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Rheumatoid arthritis (RA) is a chronic, systemic inflammatory disorder that primarily affects joints. It may result in deformed and painful joints, which can lead to loss of function. The disease may also have signs and symptoms in organs other than joints.
Rheumatoid arthritis is an autoimmune disease that can cause chronic inflammation of the joints and other areas of the body.
Rheumatoid arthritis (RA) is an autoimmune disease that causes chronic inflammation of the joints. Autoimmune diseases are illnesses that occur when the body's tissues are mistakenly attacked by their own immune system.
Rheumatoid arthritis symptoms and signs include fatigue, joint pain, swollen joints, fever, loss of joint function, as well as joint stiffness, redness, warmth, tenderness, and deformity.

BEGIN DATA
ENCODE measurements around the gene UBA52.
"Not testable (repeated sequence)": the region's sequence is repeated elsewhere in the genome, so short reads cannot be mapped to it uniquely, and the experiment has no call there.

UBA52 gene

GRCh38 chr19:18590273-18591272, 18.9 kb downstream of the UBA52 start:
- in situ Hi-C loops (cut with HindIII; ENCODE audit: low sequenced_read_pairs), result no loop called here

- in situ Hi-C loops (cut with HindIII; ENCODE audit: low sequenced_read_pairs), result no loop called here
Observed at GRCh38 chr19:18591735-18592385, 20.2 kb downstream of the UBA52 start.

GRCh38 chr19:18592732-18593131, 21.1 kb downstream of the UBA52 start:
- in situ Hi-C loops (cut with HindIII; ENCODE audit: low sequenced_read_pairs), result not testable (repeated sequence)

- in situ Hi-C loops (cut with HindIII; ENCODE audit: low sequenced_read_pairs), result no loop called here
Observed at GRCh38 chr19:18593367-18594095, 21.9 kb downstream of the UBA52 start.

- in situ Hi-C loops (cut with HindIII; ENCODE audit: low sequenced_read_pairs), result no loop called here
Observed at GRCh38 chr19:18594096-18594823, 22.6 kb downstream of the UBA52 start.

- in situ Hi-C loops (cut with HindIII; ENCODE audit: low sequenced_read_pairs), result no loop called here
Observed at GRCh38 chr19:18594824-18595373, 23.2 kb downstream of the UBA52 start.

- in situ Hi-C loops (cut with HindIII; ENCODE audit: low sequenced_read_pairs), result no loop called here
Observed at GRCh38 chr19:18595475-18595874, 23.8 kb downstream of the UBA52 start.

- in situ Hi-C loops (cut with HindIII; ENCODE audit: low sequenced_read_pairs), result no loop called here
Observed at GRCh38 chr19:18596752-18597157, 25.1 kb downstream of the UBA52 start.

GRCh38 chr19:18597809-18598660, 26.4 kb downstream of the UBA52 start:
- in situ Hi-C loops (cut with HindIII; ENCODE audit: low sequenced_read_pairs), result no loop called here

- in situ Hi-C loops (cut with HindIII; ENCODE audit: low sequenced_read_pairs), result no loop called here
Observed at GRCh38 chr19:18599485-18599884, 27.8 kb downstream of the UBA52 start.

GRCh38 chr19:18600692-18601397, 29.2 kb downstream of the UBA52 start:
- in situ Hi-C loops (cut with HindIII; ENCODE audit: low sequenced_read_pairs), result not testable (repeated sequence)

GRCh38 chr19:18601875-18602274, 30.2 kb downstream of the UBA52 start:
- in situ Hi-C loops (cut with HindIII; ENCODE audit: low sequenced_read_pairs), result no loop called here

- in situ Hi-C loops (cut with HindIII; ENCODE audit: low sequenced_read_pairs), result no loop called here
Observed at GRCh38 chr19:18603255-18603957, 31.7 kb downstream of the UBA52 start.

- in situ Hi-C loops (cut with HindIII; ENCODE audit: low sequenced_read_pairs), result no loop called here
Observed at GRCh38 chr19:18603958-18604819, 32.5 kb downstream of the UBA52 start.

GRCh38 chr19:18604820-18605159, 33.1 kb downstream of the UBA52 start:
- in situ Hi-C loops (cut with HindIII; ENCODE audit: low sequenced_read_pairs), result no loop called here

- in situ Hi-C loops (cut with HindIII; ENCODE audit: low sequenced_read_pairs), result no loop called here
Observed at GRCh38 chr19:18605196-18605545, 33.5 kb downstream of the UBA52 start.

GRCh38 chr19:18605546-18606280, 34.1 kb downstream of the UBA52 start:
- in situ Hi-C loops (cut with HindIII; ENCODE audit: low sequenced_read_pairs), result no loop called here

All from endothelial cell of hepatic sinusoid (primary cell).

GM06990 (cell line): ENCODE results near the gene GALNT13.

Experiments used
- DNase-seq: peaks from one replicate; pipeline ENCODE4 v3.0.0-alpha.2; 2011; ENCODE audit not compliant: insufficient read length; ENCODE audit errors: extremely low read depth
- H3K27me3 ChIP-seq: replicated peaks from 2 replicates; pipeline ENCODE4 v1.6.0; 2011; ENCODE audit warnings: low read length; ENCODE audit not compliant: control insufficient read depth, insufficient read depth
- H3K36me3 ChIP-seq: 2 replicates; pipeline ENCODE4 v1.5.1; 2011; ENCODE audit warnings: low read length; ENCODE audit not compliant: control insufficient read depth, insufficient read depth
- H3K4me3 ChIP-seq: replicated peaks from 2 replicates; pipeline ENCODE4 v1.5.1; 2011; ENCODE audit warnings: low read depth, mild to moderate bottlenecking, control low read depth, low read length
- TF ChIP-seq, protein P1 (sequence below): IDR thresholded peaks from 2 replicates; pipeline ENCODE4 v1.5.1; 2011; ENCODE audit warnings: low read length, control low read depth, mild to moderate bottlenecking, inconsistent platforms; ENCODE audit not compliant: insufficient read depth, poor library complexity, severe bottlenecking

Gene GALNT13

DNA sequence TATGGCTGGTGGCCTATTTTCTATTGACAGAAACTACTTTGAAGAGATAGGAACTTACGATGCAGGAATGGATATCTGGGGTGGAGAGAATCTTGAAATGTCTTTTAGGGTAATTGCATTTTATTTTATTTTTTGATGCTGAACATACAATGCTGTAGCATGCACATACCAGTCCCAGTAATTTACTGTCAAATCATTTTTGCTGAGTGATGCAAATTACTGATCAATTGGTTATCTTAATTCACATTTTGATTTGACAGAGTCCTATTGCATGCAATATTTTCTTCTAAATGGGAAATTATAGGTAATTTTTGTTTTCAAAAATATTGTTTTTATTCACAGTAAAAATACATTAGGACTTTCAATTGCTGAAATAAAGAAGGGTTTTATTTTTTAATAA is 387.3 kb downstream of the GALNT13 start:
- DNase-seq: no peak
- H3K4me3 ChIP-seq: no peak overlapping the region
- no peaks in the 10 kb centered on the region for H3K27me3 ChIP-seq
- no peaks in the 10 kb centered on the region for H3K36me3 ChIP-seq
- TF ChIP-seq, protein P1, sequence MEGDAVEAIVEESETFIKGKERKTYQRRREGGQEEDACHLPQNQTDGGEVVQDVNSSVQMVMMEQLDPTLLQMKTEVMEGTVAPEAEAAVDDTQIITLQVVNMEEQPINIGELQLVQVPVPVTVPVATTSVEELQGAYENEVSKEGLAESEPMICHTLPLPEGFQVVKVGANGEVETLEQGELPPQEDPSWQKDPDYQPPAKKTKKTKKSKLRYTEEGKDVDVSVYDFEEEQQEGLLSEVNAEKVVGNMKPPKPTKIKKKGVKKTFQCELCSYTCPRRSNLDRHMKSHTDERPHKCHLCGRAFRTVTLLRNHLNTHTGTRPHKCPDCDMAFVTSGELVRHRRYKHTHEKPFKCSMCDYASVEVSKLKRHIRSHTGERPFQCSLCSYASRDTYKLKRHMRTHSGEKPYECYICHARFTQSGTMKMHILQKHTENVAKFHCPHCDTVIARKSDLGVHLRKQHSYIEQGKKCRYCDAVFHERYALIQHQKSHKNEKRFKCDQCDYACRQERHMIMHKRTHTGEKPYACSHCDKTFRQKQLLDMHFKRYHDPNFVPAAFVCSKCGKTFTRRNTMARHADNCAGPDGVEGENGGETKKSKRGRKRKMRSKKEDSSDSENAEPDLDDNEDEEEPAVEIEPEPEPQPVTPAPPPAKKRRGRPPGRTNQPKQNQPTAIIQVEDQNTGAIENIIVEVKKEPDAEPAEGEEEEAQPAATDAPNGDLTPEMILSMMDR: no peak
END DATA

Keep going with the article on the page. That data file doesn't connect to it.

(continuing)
There is no cure for RA, but there are a number of medications available to help ease symptoms, reduce inflammation, and slow the progression of the disease. No one drug works for everyone but many people find treatments that are very effective. The goal of treatment is remission, a state when inflammation is gone or is very low. A doctor, likely a rheumatologist - a specialty doctor who treats people with arthritis - should monitor your levels of disease activity, or inflammation, on a regular basis through exams and blood tests that reveal how well treatment is working. The doctor may add or change your medications or adjust the dosage after a few months, if the disease is still active.
Self-management is an important part of rheumatoid arthritis care. Staying physically active is the key to keeping joints flexible.